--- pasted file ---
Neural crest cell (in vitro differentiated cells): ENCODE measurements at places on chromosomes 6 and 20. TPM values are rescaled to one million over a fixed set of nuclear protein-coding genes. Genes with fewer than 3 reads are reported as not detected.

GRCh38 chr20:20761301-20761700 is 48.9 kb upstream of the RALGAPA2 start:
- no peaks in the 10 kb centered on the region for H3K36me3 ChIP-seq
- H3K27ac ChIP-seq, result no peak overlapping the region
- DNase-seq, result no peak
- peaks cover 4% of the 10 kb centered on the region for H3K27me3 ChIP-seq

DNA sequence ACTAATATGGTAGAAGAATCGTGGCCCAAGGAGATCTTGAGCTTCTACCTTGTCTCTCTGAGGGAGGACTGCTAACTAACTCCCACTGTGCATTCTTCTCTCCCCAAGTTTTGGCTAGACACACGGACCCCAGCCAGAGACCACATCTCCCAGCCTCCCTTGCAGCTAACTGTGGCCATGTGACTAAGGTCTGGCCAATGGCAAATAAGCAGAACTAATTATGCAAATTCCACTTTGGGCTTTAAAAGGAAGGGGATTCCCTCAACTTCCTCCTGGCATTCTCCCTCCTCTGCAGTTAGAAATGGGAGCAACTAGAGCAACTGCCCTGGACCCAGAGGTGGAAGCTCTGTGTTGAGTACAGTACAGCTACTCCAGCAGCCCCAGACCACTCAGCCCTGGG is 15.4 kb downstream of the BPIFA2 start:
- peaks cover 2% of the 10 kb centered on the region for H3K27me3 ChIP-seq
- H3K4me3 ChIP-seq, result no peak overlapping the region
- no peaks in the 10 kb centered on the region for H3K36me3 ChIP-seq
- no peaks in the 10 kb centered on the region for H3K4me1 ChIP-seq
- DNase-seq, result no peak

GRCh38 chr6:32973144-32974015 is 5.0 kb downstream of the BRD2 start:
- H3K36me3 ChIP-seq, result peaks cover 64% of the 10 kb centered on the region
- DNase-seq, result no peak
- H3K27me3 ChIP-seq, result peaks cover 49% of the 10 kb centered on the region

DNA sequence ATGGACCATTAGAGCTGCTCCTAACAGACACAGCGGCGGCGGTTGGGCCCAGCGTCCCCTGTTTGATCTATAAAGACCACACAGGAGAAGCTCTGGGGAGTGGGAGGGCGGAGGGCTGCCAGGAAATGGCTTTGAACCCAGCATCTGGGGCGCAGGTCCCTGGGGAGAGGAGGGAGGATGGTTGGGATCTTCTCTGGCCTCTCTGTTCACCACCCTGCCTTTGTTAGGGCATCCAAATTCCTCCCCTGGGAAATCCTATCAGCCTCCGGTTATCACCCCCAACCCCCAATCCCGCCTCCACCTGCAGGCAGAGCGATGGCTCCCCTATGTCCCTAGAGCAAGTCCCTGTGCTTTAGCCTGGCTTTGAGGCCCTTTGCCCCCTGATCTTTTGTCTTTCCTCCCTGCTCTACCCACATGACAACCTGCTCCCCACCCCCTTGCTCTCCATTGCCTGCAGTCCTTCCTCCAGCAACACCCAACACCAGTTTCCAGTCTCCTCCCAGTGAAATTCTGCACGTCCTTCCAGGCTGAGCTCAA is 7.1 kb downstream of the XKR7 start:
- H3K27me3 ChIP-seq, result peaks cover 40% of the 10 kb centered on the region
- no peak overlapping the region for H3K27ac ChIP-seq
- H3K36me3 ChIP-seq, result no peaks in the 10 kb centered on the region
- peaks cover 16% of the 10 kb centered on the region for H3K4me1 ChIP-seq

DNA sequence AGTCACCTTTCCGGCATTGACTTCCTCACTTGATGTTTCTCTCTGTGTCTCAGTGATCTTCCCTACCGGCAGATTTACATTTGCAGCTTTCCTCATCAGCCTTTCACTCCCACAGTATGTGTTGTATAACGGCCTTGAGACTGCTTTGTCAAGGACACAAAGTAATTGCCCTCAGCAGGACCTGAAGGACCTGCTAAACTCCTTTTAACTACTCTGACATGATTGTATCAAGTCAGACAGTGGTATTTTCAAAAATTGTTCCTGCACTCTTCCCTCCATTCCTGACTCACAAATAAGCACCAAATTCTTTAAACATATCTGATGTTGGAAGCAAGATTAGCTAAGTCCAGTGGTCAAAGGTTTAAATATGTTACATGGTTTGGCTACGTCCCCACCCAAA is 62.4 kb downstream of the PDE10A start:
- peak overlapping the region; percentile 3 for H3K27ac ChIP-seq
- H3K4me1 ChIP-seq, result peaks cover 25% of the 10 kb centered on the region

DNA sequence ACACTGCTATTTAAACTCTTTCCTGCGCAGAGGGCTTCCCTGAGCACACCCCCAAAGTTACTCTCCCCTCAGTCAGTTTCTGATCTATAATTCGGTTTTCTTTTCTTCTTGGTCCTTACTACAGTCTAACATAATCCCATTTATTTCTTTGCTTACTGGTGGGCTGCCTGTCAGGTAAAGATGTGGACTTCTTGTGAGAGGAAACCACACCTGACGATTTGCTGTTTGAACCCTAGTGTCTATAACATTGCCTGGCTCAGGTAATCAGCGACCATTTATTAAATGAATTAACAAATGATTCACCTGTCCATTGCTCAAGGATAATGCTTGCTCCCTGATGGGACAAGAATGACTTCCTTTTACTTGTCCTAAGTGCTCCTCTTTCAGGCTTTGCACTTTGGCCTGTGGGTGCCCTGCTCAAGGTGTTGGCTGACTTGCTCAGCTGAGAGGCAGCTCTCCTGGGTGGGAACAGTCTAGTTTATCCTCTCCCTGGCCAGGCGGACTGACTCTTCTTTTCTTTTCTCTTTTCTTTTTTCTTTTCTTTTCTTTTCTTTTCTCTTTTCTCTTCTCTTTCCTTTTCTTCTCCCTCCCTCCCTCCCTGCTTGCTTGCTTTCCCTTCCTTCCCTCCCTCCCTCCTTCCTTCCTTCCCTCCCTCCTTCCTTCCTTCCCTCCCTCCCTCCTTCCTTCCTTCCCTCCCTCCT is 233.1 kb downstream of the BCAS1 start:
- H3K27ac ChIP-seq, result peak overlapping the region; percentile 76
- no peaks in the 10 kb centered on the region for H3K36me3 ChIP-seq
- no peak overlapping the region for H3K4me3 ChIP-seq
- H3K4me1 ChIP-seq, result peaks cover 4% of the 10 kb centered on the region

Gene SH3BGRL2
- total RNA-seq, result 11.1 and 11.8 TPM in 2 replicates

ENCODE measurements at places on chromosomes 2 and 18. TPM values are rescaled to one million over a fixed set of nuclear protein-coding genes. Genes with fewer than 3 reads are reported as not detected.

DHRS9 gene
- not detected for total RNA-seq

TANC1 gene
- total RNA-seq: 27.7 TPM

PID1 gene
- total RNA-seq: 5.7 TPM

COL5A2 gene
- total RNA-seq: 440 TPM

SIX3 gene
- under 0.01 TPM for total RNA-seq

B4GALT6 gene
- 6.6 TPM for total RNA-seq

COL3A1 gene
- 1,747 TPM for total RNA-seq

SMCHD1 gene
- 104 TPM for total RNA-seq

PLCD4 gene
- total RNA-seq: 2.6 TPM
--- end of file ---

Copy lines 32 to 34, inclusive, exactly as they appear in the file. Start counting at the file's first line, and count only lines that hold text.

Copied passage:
ENCODE measurements at places on chromosomes 2 and 18. TPM values are rescaled to one million over a fixed set of nuclear protein-coding genes. Genes with fewer than 3 reads are reported as not detected.

DHRS9 gene
- not detected for total RNA-seq